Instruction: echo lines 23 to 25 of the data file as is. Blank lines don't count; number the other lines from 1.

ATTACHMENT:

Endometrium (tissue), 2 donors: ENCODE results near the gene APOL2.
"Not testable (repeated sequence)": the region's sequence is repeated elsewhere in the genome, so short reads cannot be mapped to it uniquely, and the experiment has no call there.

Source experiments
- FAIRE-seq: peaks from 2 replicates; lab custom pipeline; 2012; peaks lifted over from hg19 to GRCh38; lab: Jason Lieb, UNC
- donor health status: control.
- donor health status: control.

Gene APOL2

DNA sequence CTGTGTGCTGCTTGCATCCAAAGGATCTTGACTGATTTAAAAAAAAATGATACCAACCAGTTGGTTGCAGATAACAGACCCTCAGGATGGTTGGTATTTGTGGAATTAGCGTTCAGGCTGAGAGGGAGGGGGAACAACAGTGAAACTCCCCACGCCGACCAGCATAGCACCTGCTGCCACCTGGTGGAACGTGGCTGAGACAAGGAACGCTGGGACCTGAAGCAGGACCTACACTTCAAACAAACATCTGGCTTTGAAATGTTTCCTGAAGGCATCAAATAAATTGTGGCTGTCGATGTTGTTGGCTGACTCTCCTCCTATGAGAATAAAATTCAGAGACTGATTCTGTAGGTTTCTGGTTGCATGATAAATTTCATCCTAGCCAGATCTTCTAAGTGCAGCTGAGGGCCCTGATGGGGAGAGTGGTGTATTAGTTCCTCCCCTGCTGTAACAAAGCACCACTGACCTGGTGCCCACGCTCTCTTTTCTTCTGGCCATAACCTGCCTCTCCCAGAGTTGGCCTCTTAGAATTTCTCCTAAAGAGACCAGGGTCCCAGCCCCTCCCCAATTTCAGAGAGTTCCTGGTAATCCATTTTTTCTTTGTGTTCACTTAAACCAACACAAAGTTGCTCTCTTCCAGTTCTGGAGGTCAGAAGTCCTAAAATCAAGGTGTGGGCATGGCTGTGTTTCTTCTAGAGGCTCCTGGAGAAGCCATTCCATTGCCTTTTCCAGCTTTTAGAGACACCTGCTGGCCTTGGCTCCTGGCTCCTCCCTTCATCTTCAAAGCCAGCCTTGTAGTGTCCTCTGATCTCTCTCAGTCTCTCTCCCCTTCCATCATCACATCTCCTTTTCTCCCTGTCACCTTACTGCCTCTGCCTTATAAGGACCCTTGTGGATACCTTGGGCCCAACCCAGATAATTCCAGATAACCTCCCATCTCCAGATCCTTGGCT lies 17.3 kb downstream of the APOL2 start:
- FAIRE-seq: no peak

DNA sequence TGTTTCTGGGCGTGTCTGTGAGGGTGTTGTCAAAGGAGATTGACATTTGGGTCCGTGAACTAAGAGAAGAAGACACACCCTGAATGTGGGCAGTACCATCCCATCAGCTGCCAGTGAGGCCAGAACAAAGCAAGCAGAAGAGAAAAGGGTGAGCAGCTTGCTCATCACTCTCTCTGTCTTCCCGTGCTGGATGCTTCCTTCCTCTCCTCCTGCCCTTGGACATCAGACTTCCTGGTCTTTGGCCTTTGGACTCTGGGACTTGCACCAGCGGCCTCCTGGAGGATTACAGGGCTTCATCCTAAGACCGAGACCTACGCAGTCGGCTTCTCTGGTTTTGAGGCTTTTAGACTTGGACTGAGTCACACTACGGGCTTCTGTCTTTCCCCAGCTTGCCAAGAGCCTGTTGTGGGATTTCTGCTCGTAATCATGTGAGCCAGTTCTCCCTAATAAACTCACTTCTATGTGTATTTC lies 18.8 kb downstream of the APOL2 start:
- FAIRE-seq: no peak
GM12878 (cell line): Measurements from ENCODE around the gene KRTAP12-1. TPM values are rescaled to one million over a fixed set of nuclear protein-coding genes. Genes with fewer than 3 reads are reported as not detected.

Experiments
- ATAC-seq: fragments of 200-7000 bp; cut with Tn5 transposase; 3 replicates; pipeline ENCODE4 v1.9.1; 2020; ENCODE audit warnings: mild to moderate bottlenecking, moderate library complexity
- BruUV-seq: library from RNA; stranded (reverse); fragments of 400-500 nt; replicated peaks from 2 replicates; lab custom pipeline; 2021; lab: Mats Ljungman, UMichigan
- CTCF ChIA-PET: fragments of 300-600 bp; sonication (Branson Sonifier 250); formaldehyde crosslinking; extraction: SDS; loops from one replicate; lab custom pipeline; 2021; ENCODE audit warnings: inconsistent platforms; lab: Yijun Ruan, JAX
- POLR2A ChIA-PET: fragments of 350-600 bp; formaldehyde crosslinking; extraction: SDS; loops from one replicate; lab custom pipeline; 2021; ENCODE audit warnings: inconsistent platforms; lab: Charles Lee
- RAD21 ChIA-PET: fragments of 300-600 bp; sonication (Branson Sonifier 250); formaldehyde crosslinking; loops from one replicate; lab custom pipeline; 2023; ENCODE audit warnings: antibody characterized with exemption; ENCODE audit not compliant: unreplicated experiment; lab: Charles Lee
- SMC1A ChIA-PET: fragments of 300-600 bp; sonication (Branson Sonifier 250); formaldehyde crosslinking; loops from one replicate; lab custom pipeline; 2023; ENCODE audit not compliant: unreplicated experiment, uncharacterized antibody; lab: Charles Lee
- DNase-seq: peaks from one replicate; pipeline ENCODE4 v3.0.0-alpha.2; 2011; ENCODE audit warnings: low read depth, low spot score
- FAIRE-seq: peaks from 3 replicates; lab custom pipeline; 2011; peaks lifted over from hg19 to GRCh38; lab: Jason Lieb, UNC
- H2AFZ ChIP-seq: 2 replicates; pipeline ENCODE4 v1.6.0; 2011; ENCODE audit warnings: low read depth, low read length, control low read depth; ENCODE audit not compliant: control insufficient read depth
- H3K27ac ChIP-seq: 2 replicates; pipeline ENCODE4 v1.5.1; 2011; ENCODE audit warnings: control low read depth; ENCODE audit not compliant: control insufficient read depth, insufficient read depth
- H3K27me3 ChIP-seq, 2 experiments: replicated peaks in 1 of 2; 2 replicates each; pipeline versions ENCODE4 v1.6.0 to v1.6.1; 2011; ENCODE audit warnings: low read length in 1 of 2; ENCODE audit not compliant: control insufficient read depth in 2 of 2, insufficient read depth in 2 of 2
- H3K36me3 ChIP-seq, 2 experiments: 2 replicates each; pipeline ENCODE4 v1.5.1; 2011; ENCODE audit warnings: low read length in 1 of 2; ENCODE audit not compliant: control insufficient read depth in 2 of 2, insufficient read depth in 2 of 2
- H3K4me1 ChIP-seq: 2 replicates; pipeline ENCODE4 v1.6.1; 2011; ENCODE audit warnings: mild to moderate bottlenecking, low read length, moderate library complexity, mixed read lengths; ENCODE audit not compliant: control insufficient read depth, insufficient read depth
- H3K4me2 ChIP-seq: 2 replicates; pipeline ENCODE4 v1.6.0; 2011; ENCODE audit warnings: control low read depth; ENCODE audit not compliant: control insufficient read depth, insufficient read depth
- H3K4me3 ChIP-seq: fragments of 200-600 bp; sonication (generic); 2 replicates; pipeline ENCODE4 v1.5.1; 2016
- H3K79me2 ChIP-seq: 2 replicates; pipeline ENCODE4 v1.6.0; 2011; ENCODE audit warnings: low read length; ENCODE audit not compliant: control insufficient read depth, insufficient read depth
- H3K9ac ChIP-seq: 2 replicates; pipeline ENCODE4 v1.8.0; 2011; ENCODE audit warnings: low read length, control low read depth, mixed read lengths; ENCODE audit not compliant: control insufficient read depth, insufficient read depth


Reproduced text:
- H3K27ac ChIP-seq: 2 replicates; pipeline ENCODE4 v1.5.1; 2011; ENCODE audit warnings: control low read depth; ENCODE audit not compliant: control insufficient read depth, insufficient read depth
- H3K27me3 ChIP-seq, 2 experiments: replicated peaks in 1 of 2; 2 replicates each; pipeline versions ENCODE4 v1.6.0 to v1.6.1; 2011; ENCODE audit warnings: low read length in 1 of 2; ENCODE audit not compliant: control insufficient read depth in 2 of 2, insufficient read depth in 2 of 2
- H3K36me3 ChIP-seq, 2 experiments: 2 replicates each; pipeline ENCODE4 v1.5.1; 2011; ENCODE audit warnings: low read length in 1 of 2; ENCODE audit not compliant: control insufficient read depth in 2 of 2, insufficient read depth in 2 of 2